Beholden to the past and its tragedies

Friday 15/05/2015

The past few weeks have been marked by historic anniversaries.
Western countries and Russia celebrated the anniver­sary of the end of World War II, in which between 50 million and 80 million died. The magnitude of that human toll is mindboggling and a reminder of what men can wreak upon fellow men. Among those who gave their lives were troops from the Middle East and North Africa, who took part as members of the colonial armies of the time. Their sacrifices have yet to receive full recognition.
The 70th anniversary of the war commemorated the defeat of the Nazis and the end of their atrocities, including the Holocaust. Hitler’s vile project to exterminate European Jewry was to have a tremendous impact on subsequent events in the Middle East.
April marked the centenary of the Armenian tragedy, which many (including virtually all Armenians) term a “genocide”, which others (including most Turks) deny. Lebanon commemo­rated the 40th anniversary of its bloody civil war, as well as the 10th anniversary of the Syrian evacuation of Lebanon. And April was the 12th anniversary of the US invasion of Iraq, the fall of Baghdad and the beginning of Iraq’s descent into the sectarian strife that still characterises it.
While these anniversaries were being commemorated, new tragedies are unfolding. The injustice and human folly that caused many of them have yet to be addressed.
Much of the Levant is engulfed in the flames of religious extremism and sectarian violence. Tragically, wars in the Middle East often do not breed wisdom. They just breed more war.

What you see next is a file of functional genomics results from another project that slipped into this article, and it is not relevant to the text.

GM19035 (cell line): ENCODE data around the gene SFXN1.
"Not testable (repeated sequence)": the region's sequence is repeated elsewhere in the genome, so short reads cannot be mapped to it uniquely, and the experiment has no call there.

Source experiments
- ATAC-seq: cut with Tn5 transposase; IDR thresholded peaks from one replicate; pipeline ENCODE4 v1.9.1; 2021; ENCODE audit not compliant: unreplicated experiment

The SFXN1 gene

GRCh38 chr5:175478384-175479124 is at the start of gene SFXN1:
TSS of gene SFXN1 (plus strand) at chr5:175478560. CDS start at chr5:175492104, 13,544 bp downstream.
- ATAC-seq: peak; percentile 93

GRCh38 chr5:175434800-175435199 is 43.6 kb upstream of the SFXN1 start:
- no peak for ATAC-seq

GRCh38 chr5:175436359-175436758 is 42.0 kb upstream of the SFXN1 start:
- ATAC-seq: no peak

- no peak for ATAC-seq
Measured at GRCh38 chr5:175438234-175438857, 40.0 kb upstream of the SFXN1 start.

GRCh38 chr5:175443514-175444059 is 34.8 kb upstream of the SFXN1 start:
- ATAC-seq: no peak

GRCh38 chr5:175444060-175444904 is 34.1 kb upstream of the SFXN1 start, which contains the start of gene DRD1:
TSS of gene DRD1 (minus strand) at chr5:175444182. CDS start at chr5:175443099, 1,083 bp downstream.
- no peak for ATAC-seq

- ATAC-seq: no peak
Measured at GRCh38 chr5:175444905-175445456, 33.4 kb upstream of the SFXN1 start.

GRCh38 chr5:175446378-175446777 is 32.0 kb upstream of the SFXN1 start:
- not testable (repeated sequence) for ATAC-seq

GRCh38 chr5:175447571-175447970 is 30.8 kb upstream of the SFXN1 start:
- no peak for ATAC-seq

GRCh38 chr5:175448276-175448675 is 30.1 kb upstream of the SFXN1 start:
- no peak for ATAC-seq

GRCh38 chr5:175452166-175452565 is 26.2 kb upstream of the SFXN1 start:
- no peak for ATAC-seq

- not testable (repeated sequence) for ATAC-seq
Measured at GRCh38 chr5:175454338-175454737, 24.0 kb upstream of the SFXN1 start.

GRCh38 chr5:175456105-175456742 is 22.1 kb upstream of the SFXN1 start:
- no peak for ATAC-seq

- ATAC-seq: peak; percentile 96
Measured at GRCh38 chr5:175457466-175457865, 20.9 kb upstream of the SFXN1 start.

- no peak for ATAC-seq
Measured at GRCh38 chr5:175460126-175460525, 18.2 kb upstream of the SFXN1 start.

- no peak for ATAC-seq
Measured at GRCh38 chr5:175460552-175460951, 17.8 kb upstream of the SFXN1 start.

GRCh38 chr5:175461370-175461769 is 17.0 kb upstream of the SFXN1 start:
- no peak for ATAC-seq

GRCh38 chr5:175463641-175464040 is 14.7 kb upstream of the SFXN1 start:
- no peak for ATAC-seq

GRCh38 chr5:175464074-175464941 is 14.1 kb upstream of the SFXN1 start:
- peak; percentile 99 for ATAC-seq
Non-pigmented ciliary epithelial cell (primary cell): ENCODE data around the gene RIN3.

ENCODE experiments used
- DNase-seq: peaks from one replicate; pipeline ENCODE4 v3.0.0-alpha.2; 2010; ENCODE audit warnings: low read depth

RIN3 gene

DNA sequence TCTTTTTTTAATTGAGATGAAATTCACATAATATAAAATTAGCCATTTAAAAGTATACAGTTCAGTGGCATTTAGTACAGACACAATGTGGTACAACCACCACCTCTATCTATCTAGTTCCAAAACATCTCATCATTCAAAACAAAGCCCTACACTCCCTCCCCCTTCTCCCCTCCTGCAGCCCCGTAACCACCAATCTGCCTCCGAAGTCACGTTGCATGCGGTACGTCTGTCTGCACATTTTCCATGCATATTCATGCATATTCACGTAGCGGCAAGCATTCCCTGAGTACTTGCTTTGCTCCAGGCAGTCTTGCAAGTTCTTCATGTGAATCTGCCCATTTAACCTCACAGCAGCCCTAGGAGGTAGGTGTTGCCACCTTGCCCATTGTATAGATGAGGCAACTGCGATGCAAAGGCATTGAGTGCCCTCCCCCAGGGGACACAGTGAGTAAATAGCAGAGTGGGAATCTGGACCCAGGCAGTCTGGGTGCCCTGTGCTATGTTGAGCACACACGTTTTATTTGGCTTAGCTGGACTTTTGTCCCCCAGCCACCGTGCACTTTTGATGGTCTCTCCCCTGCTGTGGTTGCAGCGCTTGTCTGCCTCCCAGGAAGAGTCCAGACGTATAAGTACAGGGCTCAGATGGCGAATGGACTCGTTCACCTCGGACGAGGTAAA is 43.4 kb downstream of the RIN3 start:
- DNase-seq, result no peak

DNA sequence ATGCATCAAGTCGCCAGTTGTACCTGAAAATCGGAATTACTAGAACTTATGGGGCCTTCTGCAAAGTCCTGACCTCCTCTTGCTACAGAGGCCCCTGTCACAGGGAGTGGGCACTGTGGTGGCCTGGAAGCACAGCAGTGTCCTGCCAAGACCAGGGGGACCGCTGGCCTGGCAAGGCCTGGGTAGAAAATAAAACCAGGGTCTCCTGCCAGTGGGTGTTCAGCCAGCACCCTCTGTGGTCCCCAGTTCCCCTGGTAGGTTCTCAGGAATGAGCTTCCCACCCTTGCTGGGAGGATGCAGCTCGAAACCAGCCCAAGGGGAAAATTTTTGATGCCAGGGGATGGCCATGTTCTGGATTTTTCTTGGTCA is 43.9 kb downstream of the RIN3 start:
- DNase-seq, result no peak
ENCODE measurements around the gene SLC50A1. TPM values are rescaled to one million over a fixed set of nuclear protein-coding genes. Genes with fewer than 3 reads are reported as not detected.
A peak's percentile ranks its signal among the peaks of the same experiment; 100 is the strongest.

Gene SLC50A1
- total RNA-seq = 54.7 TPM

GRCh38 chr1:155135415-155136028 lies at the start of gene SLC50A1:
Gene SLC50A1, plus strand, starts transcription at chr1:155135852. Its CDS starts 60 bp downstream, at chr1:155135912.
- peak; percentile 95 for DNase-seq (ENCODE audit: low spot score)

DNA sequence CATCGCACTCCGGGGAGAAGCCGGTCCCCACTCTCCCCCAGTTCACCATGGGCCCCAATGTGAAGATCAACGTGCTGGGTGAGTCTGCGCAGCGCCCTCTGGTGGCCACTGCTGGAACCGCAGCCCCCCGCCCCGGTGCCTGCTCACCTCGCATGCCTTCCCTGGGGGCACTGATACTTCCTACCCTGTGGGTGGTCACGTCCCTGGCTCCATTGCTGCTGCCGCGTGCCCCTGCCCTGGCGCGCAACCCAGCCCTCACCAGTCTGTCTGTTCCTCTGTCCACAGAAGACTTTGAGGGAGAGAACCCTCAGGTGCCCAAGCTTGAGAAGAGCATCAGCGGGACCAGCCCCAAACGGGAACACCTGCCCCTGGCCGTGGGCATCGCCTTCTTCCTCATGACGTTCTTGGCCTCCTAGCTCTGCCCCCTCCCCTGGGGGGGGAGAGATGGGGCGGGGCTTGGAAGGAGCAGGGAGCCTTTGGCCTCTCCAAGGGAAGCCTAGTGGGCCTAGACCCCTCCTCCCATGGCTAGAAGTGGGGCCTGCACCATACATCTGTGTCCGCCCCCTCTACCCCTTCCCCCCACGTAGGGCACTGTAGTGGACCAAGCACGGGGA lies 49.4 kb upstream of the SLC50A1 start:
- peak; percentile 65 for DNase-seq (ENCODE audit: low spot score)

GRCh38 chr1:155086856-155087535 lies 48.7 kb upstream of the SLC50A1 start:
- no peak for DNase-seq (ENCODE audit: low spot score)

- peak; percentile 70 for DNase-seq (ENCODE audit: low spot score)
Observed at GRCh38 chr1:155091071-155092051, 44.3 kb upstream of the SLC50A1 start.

The peoples of the Middle East have a uniquely long memory, which too often uses narratives of past sectarian and tribal horrors as reason to perpetuate hate and revenge.
Beholden to the past, many people of the region have great difficulty grasping the opportunities of the present or the possi­bilities of the future. Compromise and reconciliation do not come easy especially to people who still have to live with consequences of past injustices.
May 15th marks the anniversary of the Palestinian Nakba, the tragic uprooting of Palestinians from their homeland when Israel was created in 1948. For Israelis, it is a celebration of independ­ence; for Palestinians, it is a reminder of their tragic history and ongoing occupation.
Almost nobody disputes the right of Israel to exist in the inter­nationally recognised borders of 1967. But Israel is yet to fully and clearly recognise that the right of Palestinians to a viable state of their own is the only way to achieve sustainable peace.
The remembrance of past tragedies can be a source of wisdom, but only if it serves as a reminder to do the right thing when the right thing can still be done.

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